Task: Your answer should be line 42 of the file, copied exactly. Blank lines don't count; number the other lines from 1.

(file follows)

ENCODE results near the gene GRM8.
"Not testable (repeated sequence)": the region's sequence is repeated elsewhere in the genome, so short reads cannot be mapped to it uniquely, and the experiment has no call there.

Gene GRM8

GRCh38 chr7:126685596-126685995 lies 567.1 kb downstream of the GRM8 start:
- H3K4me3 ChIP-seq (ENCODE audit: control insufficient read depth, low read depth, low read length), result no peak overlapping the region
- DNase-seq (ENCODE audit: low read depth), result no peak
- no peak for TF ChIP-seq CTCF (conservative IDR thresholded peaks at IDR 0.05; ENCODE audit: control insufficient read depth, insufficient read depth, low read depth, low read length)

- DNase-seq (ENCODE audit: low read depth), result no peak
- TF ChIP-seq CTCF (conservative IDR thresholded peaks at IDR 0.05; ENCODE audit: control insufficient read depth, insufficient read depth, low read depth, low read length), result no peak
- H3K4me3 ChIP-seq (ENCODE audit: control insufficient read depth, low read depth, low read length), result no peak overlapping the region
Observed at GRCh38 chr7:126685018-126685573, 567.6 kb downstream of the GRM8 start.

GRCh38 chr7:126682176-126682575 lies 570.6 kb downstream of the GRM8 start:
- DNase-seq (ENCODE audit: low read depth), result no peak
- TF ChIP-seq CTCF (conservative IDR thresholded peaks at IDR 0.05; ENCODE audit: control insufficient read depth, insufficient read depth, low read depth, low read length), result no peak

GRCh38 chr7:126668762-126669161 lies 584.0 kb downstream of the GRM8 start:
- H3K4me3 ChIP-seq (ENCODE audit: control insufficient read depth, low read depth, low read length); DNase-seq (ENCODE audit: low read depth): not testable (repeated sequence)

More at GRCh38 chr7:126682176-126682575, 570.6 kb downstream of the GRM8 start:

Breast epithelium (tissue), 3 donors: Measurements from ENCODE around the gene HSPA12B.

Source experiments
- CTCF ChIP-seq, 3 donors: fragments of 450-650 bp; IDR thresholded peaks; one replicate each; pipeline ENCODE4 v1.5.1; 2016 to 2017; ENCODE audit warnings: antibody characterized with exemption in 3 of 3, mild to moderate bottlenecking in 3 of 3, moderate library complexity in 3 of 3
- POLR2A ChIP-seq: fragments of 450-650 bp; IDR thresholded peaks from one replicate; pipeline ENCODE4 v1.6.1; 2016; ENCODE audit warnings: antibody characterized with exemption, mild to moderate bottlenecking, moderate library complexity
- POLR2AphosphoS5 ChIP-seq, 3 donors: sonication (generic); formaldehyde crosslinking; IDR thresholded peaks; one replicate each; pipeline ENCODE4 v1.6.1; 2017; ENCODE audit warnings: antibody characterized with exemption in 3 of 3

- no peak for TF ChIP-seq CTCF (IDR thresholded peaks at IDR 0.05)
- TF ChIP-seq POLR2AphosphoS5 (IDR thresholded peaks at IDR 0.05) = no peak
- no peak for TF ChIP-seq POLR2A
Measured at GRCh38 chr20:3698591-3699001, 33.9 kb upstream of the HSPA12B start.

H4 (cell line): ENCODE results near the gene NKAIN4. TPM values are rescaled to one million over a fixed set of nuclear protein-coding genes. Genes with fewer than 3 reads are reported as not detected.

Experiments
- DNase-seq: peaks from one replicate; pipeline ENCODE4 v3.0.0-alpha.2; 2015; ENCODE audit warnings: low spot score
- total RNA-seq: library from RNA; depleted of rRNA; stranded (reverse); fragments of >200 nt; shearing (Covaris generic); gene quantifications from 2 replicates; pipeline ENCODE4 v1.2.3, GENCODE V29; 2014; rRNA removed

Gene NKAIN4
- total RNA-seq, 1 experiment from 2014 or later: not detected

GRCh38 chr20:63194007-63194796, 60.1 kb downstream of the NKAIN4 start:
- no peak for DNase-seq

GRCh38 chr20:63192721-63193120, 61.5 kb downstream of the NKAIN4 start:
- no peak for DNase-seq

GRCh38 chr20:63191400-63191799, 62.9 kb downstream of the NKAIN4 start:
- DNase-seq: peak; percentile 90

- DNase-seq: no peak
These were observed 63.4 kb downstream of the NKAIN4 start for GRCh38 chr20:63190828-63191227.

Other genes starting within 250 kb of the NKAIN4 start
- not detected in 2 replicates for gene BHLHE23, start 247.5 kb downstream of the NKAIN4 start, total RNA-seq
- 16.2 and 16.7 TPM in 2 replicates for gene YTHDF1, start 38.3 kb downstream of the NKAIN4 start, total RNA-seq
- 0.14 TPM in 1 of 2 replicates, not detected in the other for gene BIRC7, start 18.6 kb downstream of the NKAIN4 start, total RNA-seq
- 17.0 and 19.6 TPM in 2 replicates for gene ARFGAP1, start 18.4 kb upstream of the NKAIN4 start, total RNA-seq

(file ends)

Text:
- not detected in 2 replicates for gene BHLHE23, start 247.5 kb downstream of the NKAIN4 start, total RNA-seq